On 2010-05-28 23:47, Jan Urbański wrote:
> On 28/05/10 22:22, Tom Lane wrote:
>> The idea that I was toying with is to assume a Zipfian distribution of
>> the input (with some reasonable parameter), and use that to estimate
>> what the frequency of the K'th element will be, where K is the target
>> number of MCV entries or perhaps a bit more. Then use that estimate as
>> the "s" value, and set e = s/10 or so, and then w = 1/e and continue as
>> per the paper. If the eventual filtering results in a lot less than the
>> target number of MCV entries (because the input wasn't so Zipfian), we
>> lose, but at least we have accurate numbers for the entries we kept.
> I see what you mean, so the idea would be:
> * assume some value of W as the number of all words in the language
> * estimate s as 1/(st + 10)*H(W), where H(W) is the W'th harmonic
> number and st is the statistics target, using Zipf's law
> * set e = s/10 and w = 1/e, that is 10/s
> * perform LC using that value of w
> * remove all elements for which f< (s-e)N, that is f< 0.9*sN, where N
> is the total number of lexemes processed
> * create the MCELEM entries as (item, f/N)
> Now I tried to substitute some numbers there, and so assuming the
> English language has ~1e6 words H(W) is around 6.5. Let's assume the
> statistics target to be 100.
> I chose s as 1/(st + 10)*H(W) because the top 10 English words will most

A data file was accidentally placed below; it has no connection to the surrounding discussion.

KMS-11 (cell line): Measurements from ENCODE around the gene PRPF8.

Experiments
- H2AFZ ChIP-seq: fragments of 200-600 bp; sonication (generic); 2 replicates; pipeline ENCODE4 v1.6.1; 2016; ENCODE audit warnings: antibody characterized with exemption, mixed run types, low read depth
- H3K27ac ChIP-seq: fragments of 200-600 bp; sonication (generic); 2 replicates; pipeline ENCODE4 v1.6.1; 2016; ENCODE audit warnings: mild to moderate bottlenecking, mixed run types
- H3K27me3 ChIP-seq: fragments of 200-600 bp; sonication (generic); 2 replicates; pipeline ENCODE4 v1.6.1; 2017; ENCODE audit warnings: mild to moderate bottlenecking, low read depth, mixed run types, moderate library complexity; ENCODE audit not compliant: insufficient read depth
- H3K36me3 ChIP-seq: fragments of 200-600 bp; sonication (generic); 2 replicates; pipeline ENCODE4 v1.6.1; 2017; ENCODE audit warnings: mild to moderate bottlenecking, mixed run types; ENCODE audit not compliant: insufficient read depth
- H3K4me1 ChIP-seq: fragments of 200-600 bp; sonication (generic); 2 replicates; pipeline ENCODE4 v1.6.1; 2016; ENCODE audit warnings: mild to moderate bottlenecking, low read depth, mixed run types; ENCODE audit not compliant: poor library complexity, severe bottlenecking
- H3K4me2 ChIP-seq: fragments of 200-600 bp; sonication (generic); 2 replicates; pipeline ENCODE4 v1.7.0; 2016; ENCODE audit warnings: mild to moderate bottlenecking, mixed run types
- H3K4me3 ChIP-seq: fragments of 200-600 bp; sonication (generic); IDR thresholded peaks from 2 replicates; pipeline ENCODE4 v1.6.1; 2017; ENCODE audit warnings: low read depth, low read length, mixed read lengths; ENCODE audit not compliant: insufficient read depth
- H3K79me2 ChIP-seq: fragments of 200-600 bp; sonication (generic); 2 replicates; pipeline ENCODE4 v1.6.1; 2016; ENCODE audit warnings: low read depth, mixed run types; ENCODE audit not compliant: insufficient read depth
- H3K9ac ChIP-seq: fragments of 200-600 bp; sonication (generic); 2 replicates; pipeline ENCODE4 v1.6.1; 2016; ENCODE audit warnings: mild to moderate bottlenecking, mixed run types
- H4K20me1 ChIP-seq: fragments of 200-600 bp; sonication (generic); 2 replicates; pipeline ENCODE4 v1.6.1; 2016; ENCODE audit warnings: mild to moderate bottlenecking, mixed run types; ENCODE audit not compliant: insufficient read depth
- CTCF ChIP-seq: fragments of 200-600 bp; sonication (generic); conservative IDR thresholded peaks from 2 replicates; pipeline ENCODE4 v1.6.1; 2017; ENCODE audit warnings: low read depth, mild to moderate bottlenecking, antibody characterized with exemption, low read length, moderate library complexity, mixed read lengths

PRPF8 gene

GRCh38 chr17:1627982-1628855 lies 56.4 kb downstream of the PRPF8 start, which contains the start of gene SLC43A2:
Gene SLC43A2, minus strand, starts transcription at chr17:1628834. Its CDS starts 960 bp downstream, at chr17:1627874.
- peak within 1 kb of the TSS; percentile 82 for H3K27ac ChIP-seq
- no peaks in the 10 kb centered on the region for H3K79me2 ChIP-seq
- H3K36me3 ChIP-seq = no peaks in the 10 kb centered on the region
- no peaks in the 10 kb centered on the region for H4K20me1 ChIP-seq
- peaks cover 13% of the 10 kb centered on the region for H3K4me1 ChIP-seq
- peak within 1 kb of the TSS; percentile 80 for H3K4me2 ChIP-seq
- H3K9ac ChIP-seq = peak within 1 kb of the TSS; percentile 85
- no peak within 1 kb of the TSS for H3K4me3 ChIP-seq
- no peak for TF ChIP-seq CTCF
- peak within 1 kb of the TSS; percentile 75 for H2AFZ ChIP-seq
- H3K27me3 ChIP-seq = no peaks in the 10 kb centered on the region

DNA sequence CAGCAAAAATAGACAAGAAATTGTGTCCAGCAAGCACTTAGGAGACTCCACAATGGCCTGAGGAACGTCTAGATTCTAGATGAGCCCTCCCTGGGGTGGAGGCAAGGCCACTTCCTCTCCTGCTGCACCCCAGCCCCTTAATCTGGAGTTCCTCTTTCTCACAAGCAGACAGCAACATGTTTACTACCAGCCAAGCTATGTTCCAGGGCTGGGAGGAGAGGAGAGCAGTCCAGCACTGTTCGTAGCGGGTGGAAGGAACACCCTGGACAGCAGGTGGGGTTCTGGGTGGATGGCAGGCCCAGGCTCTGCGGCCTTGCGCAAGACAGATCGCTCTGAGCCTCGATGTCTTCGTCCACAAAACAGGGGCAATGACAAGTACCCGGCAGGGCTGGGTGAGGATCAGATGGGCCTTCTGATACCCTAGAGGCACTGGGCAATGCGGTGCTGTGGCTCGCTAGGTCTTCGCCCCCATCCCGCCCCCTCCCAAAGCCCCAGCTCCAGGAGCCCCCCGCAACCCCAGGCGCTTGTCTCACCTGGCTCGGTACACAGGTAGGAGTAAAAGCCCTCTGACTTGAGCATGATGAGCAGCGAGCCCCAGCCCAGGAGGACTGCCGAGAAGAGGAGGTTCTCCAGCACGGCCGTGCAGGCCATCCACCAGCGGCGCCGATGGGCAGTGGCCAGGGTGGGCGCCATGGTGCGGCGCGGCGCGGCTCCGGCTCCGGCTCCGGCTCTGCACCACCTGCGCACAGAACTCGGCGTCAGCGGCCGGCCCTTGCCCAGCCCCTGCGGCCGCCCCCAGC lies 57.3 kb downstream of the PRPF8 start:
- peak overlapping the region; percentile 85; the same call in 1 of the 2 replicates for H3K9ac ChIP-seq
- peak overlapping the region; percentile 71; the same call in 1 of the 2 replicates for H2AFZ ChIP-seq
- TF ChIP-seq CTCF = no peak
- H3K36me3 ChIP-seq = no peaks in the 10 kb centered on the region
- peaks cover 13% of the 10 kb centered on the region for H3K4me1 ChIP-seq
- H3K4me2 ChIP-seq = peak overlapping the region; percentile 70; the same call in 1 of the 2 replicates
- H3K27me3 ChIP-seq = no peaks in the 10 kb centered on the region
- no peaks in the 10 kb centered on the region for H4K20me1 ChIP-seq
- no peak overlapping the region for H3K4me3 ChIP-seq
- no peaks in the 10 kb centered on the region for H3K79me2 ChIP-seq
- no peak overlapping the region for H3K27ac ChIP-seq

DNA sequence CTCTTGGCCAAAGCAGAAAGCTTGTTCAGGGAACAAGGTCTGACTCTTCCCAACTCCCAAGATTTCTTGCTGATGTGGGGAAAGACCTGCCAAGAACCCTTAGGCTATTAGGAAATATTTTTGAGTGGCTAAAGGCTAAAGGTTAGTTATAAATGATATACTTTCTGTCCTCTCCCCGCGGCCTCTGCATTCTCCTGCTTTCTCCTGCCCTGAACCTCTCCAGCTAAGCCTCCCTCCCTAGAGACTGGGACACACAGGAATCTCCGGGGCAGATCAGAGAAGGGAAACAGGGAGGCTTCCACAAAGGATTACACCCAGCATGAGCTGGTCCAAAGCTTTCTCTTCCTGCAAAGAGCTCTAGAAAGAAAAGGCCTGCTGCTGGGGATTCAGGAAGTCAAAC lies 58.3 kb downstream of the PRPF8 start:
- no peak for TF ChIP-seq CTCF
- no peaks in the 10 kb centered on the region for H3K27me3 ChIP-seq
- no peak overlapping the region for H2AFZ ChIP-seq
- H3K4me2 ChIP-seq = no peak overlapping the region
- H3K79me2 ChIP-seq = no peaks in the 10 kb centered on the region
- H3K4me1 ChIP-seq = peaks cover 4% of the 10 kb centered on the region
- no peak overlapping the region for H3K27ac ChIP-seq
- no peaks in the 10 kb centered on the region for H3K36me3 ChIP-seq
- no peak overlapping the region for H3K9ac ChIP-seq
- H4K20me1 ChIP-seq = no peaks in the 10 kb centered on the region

> probably be stopwords, so we will never see them in the input.
I think you should skip the assumption about stop-words, users may
use something where they are needed in the index or have a language
than the typical. (and they dont seem to influcence the math that much).
Isn't it the same "type" of logic that is used for collecting statistics
"array-types", say integer-arrays and text arrays?
> Using the above estimate s ends up being 6.5/(100 + 10) = 0.06
> We then do LC, pruning the D structure every w = 1/0.006 = 167 lexemes
Im not sure I get this one.. does this mean that we prune everytime
we have collected 167 new datapoints .. that would seem too often
for me since that would roughly be once per "row".
> After that, we remove lexemes with f< 0.9 * 0.06 * N = 0.054*N
> So assuming that on average a tsvector has 154 elements and that we went
> through 35017 rows (as it would be in Jesper's case, before he raised
> the stats target from 100 to 1000), we will remove lexemes with f<
> 0.054 * 35017 * 154 that is f< 291201.37
> I wonder what would happen if Jasper's case if we did that... And I
> wonder how sound that maths is
If it means that I would get an accurate MCE-histogram for all
things that have an occourance of more than 5.4% of the rows
(given the samples chosen), then I think that would be really
I can "fairly easy" try out patches or do other kind of testing.
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